United Launch Alliance teams at Cape Canaveral hoisted a Centaur upper stage on top of an Atlas 5 rocket Friday at launch pad 41, completing the initial build-up of the launch vehicle slated to carry Boeing’s Starliner crew capsule into space in December on an unpiloted test flight to the International Space Station.
The dual-engine Centaur upper stage was connected to the top of the Atlas 5’s first stage Friday inside the Vertical Integration Facility, located just south of Cape Canaveral’s Complex 41 launch pad.
The addition of the Centaur stage completed a busy week of rocket assembly operations at the VIF. On Monday, Nov. 4, ULA teams raised the Atlas 5’s first stage, then added two strap-on solid rocket boosters Nov. 6 and Nov. 7.
The Centaur stage was outfitted with the Atlas 5’s interstage adapter and the Starliner spacecraft’s launch vehicle adapter inside a test cell at ULA’s Delta Operations Center at Cape Canaveral. The off-site integration tasks allow ULA to lift the Centaur upper stage and its associated adapters in one piece, rather than raising the components over multiple days.
The Starliner spacecraft will fly on a unique configuration of ULA’s workhorse Atlas 5 rocket. The Atlas 5 will launch without a payload shroud, and the Centaur upper stage is powered by two RL10 engines supplied by Aerojet Rocketdyne. All Atlas 5 missions to date have flown with the single-engine variant of the Centaur stage.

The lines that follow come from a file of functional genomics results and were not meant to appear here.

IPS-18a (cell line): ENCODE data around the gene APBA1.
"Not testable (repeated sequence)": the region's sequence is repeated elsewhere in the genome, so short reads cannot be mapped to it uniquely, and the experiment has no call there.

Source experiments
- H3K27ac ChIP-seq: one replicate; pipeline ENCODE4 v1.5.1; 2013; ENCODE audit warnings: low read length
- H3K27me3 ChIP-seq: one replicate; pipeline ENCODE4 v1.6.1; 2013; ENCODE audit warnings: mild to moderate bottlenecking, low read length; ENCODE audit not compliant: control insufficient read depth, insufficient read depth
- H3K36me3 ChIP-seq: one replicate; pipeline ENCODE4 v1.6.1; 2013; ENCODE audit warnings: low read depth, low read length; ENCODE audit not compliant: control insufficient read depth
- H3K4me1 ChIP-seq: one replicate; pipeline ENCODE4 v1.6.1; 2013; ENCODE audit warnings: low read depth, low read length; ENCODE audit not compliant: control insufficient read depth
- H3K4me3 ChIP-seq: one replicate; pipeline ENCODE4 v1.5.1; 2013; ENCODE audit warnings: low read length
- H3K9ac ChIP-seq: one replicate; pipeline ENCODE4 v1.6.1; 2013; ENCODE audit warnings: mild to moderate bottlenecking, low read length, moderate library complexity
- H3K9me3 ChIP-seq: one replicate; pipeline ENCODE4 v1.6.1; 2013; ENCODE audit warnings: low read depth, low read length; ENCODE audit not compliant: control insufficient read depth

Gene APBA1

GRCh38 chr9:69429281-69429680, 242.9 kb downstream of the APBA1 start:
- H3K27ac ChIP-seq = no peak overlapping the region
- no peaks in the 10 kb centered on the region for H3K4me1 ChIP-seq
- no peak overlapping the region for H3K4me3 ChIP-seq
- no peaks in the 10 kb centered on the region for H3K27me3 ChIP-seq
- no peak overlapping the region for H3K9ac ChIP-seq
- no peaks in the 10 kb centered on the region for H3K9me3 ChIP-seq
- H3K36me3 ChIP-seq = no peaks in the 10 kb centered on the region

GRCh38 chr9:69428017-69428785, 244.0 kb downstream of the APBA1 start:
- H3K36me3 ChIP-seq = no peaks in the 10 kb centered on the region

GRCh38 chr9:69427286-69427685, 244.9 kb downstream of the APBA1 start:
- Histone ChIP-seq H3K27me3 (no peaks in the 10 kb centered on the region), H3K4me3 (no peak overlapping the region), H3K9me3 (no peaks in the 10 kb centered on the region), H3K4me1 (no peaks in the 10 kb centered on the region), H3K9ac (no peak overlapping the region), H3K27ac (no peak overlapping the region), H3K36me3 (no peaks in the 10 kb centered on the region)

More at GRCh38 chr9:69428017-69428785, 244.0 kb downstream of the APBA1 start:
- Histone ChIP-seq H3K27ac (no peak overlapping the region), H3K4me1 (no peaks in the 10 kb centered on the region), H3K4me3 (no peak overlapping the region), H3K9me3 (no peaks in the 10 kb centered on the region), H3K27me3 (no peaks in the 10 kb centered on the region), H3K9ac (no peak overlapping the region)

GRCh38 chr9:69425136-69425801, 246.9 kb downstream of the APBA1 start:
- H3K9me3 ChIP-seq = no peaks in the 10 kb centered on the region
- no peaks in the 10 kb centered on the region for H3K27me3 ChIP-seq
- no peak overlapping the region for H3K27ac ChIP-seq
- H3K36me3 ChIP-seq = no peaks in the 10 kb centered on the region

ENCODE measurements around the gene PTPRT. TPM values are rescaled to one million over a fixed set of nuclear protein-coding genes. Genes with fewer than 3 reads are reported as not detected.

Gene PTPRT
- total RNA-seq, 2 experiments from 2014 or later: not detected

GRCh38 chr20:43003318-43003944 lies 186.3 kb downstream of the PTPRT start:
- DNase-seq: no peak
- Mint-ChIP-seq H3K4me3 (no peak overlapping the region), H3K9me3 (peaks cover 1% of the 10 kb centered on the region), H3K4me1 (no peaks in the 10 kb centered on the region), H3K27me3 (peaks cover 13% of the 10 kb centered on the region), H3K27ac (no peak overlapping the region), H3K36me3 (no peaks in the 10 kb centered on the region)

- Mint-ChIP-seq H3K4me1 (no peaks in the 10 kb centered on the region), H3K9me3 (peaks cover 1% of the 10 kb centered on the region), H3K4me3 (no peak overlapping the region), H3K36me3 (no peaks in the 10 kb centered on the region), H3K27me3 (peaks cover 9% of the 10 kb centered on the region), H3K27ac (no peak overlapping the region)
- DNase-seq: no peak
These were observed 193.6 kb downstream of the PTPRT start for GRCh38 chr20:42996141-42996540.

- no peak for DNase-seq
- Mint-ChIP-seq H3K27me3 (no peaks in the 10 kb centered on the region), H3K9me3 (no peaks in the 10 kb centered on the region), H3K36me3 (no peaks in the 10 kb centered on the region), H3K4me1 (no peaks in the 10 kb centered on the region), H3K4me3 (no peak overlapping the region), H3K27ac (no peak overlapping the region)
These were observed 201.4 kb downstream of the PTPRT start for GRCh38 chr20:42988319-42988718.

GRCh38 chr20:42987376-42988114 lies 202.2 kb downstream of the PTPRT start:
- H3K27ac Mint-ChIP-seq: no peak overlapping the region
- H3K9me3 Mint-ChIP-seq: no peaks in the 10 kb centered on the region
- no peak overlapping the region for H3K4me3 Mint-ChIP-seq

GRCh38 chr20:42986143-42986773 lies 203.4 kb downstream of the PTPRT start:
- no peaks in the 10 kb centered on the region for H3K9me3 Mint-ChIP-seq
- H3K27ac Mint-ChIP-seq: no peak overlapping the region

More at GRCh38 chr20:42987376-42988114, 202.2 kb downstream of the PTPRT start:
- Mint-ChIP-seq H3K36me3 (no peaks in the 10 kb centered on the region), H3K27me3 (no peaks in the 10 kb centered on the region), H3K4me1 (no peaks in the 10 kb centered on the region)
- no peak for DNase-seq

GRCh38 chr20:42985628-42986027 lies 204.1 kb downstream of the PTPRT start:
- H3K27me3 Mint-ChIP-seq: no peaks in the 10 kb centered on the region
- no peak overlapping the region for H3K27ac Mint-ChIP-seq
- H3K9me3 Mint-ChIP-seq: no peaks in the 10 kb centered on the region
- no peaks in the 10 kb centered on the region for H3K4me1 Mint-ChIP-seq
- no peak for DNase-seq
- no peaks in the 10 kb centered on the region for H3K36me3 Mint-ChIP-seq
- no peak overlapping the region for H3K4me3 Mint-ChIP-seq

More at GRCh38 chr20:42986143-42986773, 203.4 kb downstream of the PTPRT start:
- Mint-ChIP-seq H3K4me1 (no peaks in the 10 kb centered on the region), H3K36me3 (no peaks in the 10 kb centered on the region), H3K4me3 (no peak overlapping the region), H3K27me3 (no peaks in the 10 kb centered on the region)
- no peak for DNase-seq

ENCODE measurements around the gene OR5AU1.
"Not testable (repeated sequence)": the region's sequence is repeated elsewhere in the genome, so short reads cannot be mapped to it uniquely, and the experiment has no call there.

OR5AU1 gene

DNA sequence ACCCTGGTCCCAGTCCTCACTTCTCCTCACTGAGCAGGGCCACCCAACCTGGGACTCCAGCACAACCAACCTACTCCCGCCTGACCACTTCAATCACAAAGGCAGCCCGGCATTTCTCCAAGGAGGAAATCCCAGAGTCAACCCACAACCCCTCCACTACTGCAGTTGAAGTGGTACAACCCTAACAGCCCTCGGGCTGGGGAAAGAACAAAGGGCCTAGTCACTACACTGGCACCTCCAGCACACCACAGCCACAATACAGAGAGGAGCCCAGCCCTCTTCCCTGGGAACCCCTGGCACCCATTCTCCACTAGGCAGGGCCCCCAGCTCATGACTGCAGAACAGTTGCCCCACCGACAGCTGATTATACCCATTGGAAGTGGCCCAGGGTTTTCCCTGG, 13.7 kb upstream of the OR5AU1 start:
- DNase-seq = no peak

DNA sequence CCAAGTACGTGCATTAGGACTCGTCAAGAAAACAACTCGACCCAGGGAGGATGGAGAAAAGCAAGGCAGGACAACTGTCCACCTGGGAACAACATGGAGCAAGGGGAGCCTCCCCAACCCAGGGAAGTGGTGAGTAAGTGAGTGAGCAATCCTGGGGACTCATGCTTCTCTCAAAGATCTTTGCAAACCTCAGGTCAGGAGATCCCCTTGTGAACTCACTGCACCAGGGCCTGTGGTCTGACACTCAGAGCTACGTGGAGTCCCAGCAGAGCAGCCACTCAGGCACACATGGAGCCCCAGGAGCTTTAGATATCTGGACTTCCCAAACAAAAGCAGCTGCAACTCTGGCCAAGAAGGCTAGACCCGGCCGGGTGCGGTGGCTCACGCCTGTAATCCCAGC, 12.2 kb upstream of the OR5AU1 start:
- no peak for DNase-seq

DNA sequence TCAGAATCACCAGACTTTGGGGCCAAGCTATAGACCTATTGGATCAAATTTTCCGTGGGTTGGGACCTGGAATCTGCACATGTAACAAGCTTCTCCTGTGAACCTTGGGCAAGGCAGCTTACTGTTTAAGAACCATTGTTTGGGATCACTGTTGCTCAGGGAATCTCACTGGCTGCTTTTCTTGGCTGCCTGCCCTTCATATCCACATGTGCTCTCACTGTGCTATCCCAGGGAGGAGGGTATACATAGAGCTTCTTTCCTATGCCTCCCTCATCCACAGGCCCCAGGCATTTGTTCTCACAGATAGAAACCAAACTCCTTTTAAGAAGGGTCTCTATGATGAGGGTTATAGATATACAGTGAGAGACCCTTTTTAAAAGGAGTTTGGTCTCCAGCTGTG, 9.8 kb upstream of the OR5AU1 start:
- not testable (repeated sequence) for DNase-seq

Dual-engine Centaur stages have flown on earlier versions of the Atlas rocket family, and have launched with the retired Titan rockets. Of the 251 Centaur upper stages flown to date, 166 have launched in the dual-engine configuration.
The Starliner spacecraft will be installed atop the Atlas 5 rocket as soon as this weekend to begin a month-long series of checkouts and tests before the mission’s target launch date of Dec. 17.
Boeing’s Starliner Orbital Flight Test to the International Space Station will demonstrate the capsule’s readiness fo carry astronauts on the next Starliner test flight, scheduled for some time in the first half of 2020.
Read our earlier story for details on the modifications to the Atlas 5 rocket to support Starliner crew launches.
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